• WARNING: Tube/Valve amplifiers use potentially LETHAL HIGH VOLTAGES.
    Building, troubleshooting and testing of these amplifiers should only be
    performed by someone who is thoroughly familiar with
    the safety precautions around high voltages.

Interpreting "Horizontal Osc. Service"

When I'm looking at a pentode's maximum ratings and it says "for Horizontal Oscillator Service" (which seems to mean something close to 15% duty cycle), where and how has this been factored into the values?

Specifically, if the plate is rated to dissipate 2.5W, has this value already factored in the average of the duty cycle? Put another way, would it dissipate 2.5W of DC without trouble?

I worked on tube TV sets from the 60's through about 1973. Most horizontal oscillators that I encountered were half of a twin triode, usually a 6SN7 or 6CG7. Dissipation was not the issue, peak plate voltage is. The horizontal sweep drive is a sawtooth, ramp, or another more complex waveform in some color sets, with a huge flyback pulse that drives the horizontal sweep output tube to cutoff.

Which particular tube are you looking at? That may help us figure out what they meant.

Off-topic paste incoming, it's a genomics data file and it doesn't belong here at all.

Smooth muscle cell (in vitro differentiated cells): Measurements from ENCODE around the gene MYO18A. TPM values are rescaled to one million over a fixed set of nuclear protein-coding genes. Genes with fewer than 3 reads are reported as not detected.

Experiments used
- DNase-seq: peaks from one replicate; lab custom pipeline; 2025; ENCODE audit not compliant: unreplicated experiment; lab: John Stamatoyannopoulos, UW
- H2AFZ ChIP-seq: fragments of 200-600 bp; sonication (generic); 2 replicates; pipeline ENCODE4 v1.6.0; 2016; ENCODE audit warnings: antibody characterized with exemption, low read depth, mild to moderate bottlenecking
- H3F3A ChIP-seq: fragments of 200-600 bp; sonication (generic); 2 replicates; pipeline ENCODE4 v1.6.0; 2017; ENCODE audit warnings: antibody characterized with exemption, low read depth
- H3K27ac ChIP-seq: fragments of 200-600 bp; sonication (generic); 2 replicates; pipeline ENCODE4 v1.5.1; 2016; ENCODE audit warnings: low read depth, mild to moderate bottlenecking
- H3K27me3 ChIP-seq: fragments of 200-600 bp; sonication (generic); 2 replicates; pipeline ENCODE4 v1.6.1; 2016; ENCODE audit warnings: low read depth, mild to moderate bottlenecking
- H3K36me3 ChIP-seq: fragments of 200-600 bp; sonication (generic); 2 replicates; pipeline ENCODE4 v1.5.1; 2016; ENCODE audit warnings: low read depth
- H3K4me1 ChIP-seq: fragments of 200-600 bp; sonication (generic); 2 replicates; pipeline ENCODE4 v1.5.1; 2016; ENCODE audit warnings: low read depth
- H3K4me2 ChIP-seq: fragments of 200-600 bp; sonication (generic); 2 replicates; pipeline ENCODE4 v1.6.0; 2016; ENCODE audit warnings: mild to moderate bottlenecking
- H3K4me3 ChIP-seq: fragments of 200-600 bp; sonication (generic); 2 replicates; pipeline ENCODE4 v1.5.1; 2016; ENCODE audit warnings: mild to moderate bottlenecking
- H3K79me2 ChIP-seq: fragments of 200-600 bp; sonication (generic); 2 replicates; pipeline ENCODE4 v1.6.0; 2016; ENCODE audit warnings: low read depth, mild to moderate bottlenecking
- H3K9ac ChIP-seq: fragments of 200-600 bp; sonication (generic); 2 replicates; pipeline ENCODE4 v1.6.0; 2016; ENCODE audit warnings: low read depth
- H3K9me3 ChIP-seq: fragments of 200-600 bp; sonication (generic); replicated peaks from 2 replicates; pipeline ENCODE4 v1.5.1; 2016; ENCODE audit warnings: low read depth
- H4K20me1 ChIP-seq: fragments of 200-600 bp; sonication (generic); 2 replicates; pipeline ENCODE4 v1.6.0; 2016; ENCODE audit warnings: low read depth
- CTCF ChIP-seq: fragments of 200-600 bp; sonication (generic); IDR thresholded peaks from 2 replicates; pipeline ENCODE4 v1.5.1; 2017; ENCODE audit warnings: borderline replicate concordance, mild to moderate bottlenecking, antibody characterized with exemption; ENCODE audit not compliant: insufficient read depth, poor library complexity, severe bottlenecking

I know those tubes were designed for exceptional performance in switching type circuits, fine, and under those circumstances high current narrow peaks make sense, same as narrow pulse dissipation averaging, pus they atre used at very high, fixed frequencies, so compared to them , even short time constants are long enough, cool, but since we are in DIY Audio and not in the Class D or SMPS area, I take the liberty to assume that we are talking analog audio, class A/AB (not Class C) and that sinewaves are useful test signals.
Under those circunstances, what I stated in post #4 should apply :) .
Thanks. In this particular case I'm looking at using the tube for a CCS, and all I really need to know is how much current can it pass at a particular voltage. Likely to never stress it in this usage, but I wanted to be sure.

This won't be a problem if it's your intent to use the triodes as an LTP with the pent as a tail load. Horizontal oscillator is a small signal application, so if you don't bust any specs you'll be OK. The 2.5W PD spec should present no problem for a small signal audio application.

As for how much current at some specific voltage: P= VI -- it really is that simple.
The tube is a 6BH11

I have played with that tube.....read this "secret" GE list. It tells you what's really inside the glass.....the 6BH11 is two triodes and a pentode stolen right out of the 6GH8.

The spec that is unique to "horizontal oscillator service" is the peak cathode current. You can suck 300 mA from that cathode for a very short period of time, followed by a cooling period that's nearly 6 times longer (15% / 85%). This spec is meaningless for a CCS. The 350 volts max, 20 mA max, and 2.5 watt max specs are the only constraints that apply here. Keep usage within all three (with some safety margin) and there will be no problems.


  • GE Compactron List Spring 1964.pdf
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